"The NHAI has floated tenders for the improvement of the highway but contractors don't take heed fearing that naxalites would take penalizing action and also demand huge levies which they cannot cope up to," said Vijay Kumar, engineer-in-chief of the state road construction department adding that in the past there have been violence towards contractors due to which work was stopped.

He also added that the State road construction department and the Union Government are in constant discussion to improve the condition of the highway but also worried about the growing threat form extremists.

As the government blames naxalites for the stalled work on the 30-kilometer stretch of the NH 75 contractors are no less in producing financial obstacles.
"There are some contractors who are demanding more than the sanctioned budget. The NHAI cannot step down to such irrational demands," said Kumar adding that the Union ministry moreover doesn't clear cases exceeding 5 percent of the financial bid.

Most road authorities believe that after a stabled government is formed in the state the situation would be better and road constructions can resume. Kumar added that there are no lacunae on the part of the State and the Union and that both are in constant discussion to improve the condition of NH 75 from Ranchi - Chaibasa - Orrisa.

As India grows in infrastructure Jharkhand seems to be the late wheel on the road to development. Chaibasa and its neighboring district Saraikela- Khrasawan have seen negligible work being done in their respective national and state highways.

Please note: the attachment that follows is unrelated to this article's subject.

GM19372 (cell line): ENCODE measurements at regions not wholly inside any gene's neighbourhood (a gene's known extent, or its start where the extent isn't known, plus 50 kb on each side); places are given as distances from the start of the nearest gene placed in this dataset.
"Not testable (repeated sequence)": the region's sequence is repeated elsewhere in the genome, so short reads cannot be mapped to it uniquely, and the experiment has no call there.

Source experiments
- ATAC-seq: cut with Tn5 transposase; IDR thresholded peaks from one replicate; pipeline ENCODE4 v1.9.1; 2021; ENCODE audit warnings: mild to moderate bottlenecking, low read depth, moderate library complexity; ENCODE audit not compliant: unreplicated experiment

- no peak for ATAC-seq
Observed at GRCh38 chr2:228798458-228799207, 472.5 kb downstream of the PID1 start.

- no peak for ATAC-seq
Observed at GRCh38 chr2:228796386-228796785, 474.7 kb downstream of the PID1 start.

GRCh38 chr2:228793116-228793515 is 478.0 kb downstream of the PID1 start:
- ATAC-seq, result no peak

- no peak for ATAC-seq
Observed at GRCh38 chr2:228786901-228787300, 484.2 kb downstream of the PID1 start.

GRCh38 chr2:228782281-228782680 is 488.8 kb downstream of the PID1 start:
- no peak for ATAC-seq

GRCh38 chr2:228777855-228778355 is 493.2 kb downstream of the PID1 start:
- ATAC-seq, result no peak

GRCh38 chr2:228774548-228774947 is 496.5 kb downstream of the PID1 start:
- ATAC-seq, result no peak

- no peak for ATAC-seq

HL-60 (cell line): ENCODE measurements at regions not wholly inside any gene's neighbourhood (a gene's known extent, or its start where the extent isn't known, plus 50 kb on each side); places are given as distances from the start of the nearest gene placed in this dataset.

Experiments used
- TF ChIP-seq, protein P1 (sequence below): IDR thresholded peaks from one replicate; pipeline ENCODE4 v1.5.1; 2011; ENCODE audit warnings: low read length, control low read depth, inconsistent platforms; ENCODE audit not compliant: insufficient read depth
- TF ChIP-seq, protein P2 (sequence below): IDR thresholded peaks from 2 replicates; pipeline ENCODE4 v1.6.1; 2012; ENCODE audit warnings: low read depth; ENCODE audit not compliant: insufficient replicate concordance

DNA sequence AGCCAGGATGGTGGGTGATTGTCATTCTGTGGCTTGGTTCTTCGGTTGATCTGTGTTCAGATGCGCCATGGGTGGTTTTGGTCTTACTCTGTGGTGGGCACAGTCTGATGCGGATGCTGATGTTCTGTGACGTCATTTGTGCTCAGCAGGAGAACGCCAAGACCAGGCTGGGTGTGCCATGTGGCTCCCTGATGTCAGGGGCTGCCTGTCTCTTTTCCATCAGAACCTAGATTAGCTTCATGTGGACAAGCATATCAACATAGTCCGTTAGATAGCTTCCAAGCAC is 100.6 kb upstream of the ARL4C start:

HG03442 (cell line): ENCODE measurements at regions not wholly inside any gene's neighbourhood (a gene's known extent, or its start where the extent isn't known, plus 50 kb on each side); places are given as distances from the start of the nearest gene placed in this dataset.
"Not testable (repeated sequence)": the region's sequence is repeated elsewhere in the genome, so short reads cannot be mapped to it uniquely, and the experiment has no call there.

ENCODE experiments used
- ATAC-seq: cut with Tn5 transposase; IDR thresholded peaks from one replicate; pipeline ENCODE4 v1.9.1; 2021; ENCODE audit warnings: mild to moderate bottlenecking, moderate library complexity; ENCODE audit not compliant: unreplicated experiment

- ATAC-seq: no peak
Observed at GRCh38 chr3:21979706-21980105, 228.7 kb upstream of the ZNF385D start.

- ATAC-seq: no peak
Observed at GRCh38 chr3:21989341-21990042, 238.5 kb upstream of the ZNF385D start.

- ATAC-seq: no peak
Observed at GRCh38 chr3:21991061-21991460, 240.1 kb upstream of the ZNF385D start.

India to set up special training centres for cops

A Central Academy for Police Training, two Central Detective Training Schools and 20 Counter Insurgency & Anti-Terrorism Schools will be set up

Published on 12/17/2009 - 08:22:12 AM New Delhi: The Government of India has planned to set up a set of special training centres to train state police forces to deal with naxals, terrorist and face chemical and biological warfare challenges.


Under the plan a Central Academy for Police Training (CAPT), two Central Detective Training Schools (CDTS) and 20 temporary Counter Insurgency & Anti-Terrorism (CIAT) Schools in different states will be set up to improve capability of the state police forces in various aspects of policing. These are to be set up in the 11th Plan Period (2007-12).
CAPT is to be set up at Bhopal, Madhya Pradesh, two CDTSs would be set up in Uttar Pradesh and Gujarat and four each temporary CIATs are proposed to be set up in five states namely Assam, Bihar, Chhattisgarh, Jharkhand and Orissa.

It is proposed to provide training to the newly recruited Deputy Superintendents of Police of all states, police trainers in CAPT and investigating officers of all states in two CDTSs. Police Personnel of five states namely Assam, Bihar, Chhattisgarh, Jharkhand and Orissa would get training in counter insurgency and anti-terrorism in twenty temporary CIAT schools.
—iGovernment Bureau

Efforts on to initiate dialogue with Naxals

Rajat Roy / Kolkata December 18, 2009, 0:40 IST



While an operation is on to destroy the infrastructure of the Naxalites in Chhattisgarh, Jharkhand and Orissa, a move is also being initiated for a dialogue.